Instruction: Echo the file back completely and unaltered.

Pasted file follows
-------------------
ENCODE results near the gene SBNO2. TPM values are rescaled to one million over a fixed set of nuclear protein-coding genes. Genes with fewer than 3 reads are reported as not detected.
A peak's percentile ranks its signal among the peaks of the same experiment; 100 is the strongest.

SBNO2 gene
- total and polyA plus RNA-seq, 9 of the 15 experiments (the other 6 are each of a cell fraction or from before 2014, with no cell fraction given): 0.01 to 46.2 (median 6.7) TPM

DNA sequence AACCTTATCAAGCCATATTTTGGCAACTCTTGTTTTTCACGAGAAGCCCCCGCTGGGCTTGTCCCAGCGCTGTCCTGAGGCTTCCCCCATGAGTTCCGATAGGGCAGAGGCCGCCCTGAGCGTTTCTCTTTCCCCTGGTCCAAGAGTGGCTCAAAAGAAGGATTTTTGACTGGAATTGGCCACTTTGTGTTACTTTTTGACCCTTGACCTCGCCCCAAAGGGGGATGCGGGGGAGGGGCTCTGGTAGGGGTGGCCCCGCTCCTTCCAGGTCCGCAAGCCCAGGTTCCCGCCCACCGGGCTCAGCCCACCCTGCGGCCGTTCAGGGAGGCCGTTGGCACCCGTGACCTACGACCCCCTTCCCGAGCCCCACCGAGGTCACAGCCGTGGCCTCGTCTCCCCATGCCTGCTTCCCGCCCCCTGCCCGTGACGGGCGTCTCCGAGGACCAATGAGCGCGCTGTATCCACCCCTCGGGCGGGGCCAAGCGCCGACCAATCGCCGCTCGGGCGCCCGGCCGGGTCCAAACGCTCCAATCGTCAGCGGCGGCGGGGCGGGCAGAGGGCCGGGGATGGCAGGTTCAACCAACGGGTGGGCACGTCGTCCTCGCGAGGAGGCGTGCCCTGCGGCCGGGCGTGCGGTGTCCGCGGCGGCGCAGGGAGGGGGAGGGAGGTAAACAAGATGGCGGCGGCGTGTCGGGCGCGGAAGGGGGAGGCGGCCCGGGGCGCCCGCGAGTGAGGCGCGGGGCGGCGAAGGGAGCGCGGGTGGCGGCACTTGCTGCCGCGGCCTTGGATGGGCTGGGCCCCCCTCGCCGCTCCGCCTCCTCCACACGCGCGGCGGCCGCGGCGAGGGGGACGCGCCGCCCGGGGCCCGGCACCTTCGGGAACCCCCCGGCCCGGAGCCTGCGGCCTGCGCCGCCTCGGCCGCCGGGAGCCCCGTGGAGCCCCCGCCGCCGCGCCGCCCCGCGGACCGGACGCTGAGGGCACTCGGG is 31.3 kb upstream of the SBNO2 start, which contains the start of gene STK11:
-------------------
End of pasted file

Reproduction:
ENCODE results near the gene SBNO2. TPM values are rescaled to one million over a fixed set of nuclear protein-coding genes. Genes with fewer than 3 reads are reported as not detected.
A peak's percentile ranks its signal among the peaks of the same experiment; 100 is the strongest.

SBNO2 gene
- total and polyA plus RNA-seq, 9 of the 15 experiments (the other 6 are each of a cell fraction or from before 2014, with no cell fraction given): 0.01 to 46.2 (median 6.7) TPM

DNA sequence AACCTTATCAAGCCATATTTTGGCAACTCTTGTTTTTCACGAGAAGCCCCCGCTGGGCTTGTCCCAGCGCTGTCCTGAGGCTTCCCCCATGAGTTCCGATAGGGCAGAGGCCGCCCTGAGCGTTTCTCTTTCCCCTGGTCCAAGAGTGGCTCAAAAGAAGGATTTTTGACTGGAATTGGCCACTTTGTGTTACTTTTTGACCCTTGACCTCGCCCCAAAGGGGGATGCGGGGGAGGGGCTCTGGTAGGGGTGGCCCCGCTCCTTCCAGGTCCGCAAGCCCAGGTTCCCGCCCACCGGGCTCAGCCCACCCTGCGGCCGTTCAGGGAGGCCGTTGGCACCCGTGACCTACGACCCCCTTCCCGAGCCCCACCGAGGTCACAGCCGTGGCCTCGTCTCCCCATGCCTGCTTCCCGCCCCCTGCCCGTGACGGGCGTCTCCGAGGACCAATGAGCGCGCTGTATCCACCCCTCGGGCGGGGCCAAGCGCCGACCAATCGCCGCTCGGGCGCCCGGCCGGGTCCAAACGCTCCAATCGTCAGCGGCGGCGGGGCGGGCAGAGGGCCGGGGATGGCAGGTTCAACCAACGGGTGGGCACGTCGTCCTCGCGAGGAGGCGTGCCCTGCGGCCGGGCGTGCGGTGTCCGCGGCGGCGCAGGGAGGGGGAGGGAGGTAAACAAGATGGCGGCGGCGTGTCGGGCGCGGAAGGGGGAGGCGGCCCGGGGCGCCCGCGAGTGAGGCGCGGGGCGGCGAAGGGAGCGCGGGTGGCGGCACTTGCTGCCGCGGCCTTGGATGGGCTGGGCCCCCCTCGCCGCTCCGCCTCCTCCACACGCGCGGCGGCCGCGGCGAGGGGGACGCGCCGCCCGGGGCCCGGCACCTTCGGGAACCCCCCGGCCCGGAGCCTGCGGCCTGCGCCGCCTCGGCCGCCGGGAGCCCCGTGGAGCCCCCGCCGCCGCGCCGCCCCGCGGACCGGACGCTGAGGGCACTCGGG is 31.3 kb upstream of the SBNO2 start, which contains the start of gene STK11: